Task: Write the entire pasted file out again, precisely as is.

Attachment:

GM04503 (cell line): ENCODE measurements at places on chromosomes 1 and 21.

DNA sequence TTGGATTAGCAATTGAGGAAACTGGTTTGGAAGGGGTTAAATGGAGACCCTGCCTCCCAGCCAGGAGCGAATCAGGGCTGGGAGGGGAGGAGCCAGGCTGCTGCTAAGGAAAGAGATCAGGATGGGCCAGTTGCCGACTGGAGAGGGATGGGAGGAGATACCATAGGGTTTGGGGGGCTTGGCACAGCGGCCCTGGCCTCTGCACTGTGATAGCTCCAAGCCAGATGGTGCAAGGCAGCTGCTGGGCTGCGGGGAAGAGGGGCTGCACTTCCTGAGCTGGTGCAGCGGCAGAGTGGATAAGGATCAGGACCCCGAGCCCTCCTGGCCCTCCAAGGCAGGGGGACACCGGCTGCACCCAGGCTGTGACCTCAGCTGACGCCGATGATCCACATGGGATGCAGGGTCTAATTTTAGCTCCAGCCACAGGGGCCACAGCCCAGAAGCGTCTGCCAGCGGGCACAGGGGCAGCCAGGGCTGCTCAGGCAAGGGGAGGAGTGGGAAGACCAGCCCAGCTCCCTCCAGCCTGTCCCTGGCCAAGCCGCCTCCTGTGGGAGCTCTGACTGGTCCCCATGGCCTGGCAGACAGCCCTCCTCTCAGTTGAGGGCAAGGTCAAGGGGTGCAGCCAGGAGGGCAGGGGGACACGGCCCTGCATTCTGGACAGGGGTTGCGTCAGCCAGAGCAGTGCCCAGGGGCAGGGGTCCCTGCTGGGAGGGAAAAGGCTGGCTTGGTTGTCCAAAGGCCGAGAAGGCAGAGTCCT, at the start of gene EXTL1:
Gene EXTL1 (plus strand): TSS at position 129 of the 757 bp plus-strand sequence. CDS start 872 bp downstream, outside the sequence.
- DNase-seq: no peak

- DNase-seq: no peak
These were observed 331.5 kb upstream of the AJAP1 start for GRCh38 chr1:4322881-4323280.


GM04503 (cell line): ENCODE measurements at places on chromosomes 1 and 21.

DNA sequence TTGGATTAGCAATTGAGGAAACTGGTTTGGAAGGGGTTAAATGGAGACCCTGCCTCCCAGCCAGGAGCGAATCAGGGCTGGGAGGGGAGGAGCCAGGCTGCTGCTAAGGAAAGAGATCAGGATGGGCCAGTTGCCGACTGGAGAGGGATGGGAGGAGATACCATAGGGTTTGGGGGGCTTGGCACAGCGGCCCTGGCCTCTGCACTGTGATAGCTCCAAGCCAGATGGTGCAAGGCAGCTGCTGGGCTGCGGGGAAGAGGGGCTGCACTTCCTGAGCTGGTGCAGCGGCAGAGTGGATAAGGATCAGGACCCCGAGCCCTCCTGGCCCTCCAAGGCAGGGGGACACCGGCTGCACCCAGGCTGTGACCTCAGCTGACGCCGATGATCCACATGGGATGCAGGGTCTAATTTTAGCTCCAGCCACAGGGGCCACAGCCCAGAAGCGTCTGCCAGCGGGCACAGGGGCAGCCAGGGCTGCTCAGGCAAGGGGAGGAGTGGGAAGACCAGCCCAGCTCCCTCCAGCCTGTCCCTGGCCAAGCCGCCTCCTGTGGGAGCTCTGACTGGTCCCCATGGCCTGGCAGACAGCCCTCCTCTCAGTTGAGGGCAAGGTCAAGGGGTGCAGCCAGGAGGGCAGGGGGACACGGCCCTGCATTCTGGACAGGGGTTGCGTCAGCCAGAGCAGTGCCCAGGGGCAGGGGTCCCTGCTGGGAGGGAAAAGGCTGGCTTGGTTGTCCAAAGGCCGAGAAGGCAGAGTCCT, at the start of gene EXTL1:
Gene EXTL1 (plus strand): TSS at position 129 of the 757 bp plus-strand sequence. CDS start 872 bp downstream, outside the sequence.
- DNase-seq: no peak

- DNase-seq: no peak
These were observed 331.5 kb upstream of the AJAP1 start for GRCh38 chr1:4322881-4323280.